For some, transferring from junior to the NHL has been a seemless transition. For others, it hasn’t been as easy to replicate their success at the next level.

Throughout history, there have been some eye-opening seasons in the CHL which have seen players reach unthinkable heights in various statistical categories. Below, we took a look at the top three individual single season point totals from the OHL, QMJHL and WHL.

  • The list does not include players from WCHL and OHA such as Bobby Smith (1977-78, 192 points) and Wayne Gretzky (1977-78, 182 points).



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1) Andrew Brunette, 1992-93 season: 66 GP: 62 G, 100 A, 162 Pts 

In his third season with the Owen Sound Platers, Brunette cruised his way to a 162 point season in just 66 games. His point per game total came to 2.45 and he was suprisingly named a first-team All-Star. The Sudbury, Ontario native was drafted 174th overall after that season and went on to enjoy a successful career in which he amassed 733 points in 1110 games.


2) Corey Locke, 2002-03 season: 66 GP, 63 G, 88 A, 151 Pts

Locke is a perfect example of a player who was unable to translate his success at the NHL level. More recently we’ve seen smaller players find a strong role in the NHL, but it was’t as easy once upon a time. At just 5’8, 165 pounds, Locke was drafted by the Montreal Canadiens with the 113th overall pick in 2003 after playing his entire OHL career with the Ottawa 67’s. After participating in just nine total NHL games between the Canadiens, New York Rangers and Ottawa Senators, the Toronto Native took his talents to Europe where he has been able to find success.


3) Eric Lindros, 1990-91 season: 57 GP, 71 G, 78 A, 149 Pts

Seen as a generational talent at the time, it’s no wonder Lindros was able to crack the list. His unheard of combination of size and skill were the root of his success with the Oshawa Generals, and helped him cruise his way to CHL Player of the Years honours. Lindros was recently named to the Hockey Hall of Fame after enjoying an illustrious NHL career which saw him finish with 865 points in 760 games.



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1) Mario Lemieux, 1983-84 season: 70 GP, 133 G, 149 A, 282 Pts

Super Mario posted a season for the ages which still holds its place at the top of CHL history. The playoffs was much of the same, as Lemieux totaled 29 goals and 23 assists in 14 games en route to capturing the league championship. He was dominant in every sense of the word and we’ll simply never see a season like this one again.


2) Pierre Larouche, 1973-74 season: 94 G, 157 A, 251 Pts

Larouche was in a league of his own in his final year with the Sorel Black Hawks, and still holds the record for most assists in a single season. The Tascherau, Quebec native went on to have a strong NHL career, scoring 50 goals in a single season twice and averaging more than a point per game by retirement (822 Pts, 812 GP).


3) Pat Lafontaine, 1982-83 season: 70 GP, 104 G, 130 A, 234 Pts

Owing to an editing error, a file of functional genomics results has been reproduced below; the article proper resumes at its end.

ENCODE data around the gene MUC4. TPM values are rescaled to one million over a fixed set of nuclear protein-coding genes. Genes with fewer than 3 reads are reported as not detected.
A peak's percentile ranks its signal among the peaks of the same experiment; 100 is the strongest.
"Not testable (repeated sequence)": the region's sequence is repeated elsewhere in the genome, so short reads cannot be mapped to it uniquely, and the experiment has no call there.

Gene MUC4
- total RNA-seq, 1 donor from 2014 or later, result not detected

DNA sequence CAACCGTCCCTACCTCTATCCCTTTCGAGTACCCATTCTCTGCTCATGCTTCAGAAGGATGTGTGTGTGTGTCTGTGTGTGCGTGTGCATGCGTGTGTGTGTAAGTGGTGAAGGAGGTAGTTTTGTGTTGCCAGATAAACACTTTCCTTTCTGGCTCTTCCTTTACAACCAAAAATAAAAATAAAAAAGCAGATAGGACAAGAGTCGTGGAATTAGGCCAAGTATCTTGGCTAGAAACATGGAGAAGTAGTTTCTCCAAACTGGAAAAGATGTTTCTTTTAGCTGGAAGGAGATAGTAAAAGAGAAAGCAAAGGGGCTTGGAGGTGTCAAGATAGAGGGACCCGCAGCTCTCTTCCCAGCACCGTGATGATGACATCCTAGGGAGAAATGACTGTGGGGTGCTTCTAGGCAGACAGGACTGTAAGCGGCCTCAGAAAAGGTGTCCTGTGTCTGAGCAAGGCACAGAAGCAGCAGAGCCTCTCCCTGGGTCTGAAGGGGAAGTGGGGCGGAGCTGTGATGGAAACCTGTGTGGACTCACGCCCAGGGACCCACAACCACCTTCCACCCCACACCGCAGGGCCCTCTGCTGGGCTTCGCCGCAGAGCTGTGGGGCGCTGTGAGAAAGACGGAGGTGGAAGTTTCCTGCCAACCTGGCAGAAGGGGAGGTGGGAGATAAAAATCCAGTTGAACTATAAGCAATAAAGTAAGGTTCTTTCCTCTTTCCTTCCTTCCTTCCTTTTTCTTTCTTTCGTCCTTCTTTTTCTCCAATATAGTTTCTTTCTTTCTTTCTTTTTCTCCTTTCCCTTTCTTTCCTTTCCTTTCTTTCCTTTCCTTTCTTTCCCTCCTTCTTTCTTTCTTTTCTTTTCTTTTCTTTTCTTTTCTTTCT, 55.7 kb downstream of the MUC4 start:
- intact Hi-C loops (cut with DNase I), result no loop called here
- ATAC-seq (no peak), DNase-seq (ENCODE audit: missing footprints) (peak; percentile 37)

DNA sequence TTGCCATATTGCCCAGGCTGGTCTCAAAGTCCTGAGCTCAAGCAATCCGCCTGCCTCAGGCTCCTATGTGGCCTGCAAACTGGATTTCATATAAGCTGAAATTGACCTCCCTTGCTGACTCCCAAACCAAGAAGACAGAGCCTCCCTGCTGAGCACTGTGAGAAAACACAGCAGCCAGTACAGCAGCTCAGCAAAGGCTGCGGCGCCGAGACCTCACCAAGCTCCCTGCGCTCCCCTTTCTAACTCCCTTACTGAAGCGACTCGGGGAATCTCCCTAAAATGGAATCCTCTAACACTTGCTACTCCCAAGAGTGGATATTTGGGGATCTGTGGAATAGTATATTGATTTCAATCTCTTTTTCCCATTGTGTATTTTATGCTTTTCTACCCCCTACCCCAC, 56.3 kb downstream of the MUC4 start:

One of the few Americans on the list, Lafontaine made the most of his one season in the QMJHL. The St. Louis native led the Verdun Juniors to the league championship and was announced the playoff MVP after scoring 11 goals and 24 assists in 15 games. Lafontaine was drafted third overall in the 1983 draft and finished his Hall of Fame career with 1,013 points in 865 games.



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1) Rob Brown, 1986-87 season: 63 GP, 76 G, 136 A, 212 Pts

Brown was dominant in his four years with Kamloops, totaling 522 points in 242 games. The 1986-87 campaign was specifically one to remember, as the next closer player to him in points was Craig Endean of the Regina Pats, with 146. Brown was surprisingly taken in the fourth round of the 1986 NHL Draft, but was still able to find success at the next level. His best season came in 1988-89 when he reached 115 points as Lemieux’s teammate in Pittsburgh


2) Cliff Ronning, 1984-85 season: 70 GP, 89 G, 108 A, 197 Pts

Before he went on to collect 869 points in 1,137 NHL games, Ronning tore up the WHL in the 1984-85 season with a monstrous 197 point campaign. Ronning led the New Westminister Bruins to the division Finals where they eventually lost to Brown’s Kamloops Blazers. He was named the league’s most valuable player and was also awarded the most sportsmanlike trophy as well.

Talk about an all-around player.


3) Brian Propp, 1978-79 season: 71 GP, 94 G, 100 A, 194 Pts

Propp dominated in three straight seasons with the Brandon Wheat Kings, amassing 511 points in just 213 games. He led the league in scoring and helped Brandon defeat the Portland Winterhawks in six games to capture the championship, however, he was not named the league’s MVP (Portland’s Perry Turnball earned the honours). From the NHL, Propp spent the majority of his NHL career with the Philadelphia flyers and finished with 1,003 points in 1,016 games.